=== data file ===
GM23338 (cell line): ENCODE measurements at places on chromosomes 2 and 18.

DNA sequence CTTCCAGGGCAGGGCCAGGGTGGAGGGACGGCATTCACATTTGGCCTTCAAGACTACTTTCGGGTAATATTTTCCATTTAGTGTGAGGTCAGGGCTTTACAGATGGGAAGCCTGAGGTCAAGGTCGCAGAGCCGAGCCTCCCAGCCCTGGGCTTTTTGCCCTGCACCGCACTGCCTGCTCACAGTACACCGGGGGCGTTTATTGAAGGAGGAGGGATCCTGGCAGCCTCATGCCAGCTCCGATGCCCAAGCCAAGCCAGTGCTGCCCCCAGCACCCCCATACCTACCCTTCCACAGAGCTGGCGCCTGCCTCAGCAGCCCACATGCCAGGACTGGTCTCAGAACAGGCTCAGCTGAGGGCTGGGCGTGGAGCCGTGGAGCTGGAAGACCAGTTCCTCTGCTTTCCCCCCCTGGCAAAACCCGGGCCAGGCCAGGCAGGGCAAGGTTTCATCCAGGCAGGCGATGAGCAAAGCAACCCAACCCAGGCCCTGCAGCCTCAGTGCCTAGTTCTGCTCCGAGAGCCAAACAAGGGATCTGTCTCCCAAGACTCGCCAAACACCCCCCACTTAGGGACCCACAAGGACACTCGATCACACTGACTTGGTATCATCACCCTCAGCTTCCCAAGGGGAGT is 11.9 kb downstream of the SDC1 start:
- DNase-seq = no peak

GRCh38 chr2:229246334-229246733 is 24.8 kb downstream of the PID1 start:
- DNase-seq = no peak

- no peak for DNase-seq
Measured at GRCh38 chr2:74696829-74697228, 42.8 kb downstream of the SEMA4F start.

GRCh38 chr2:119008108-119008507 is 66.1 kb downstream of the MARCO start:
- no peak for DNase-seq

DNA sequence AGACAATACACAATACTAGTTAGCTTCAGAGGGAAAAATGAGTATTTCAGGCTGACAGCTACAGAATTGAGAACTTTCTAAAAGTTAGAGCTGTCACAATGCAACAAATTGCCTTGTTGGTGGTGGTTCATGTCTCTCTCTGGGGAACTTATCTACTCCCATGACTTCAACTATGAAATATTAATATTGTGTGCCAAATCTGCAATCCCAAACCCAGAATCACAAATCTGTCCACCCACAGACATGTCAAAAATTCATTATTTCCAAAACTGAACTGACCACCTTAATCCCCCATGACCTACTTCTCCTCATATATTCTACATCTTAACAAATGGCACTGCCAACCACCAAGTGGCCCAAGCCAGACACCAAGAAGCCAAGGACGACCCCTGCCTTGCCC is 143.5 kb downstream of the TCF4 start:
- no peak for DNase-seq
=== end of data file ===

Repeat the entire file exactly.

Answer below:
GM23338 (cell line): ENCODE measurements at places on chromosomes 2 and 18.

DNA sequence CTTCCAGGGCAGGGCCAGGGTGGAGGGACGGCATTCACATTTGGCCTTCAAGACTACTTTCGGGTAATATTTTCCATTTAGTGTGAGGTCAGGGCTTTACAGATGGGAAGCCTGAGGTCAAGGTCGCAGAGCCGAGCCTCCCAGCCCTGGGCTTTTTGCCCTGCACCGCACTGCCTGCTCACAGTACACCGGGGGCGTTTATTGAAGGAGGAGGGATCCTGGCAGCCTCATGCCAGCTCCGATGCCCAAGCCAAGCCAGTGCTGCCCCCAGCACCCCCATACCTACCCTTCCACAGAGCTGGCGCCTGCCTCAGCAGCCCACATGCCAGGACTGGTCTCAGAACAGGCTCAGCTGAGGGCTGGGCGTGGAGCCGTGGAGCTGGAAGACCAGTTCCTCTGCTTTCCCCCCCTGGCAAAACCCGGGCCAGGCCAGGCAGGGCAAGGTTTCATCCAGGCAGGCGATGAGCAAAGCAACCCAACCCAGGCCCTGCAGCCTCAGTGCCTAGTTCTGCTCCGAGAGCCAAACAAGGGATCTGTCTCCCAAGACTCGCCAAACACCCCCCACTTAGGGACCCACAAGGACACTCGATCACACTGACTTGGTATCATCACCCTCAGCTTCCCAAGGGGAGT is 11.9 kb downstream of the SDC1 start:
- DNase-seq = no peak

GRCh38 chr2:229246334-229246733 is 24.8 kb downstream of the PID1 start:
- DNase-seq = no peak

- no peak for DNase-seq
Measured at GRCh38 chr2:74696829-74697228, 42.8 kb downstream of the SEMA4F start.

GRCh38 chr2:119008108-119008507 is 66.1 kb downstream of the MARCO start:
- no peak for DNase-seq

DNA sequence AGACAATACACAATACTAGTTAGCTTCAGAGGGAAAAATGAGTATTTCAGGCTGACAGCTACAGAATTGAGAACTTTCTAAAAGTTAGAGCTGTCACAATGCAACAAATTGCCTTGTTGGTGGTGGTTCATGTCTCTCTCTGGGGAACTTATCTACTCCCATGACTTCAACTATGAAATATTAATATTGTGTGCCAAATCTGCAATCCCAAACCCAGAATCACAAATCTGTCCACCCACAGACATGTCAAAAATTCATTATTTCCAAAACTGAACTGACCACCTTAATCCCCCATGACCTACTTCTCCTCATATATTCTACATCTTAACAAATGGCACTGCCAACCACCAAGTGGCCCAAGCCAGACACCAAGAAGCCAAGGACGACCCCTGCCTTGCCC is 143.5 kb downstream of the TCF4 start:
- no peak for DNase-seq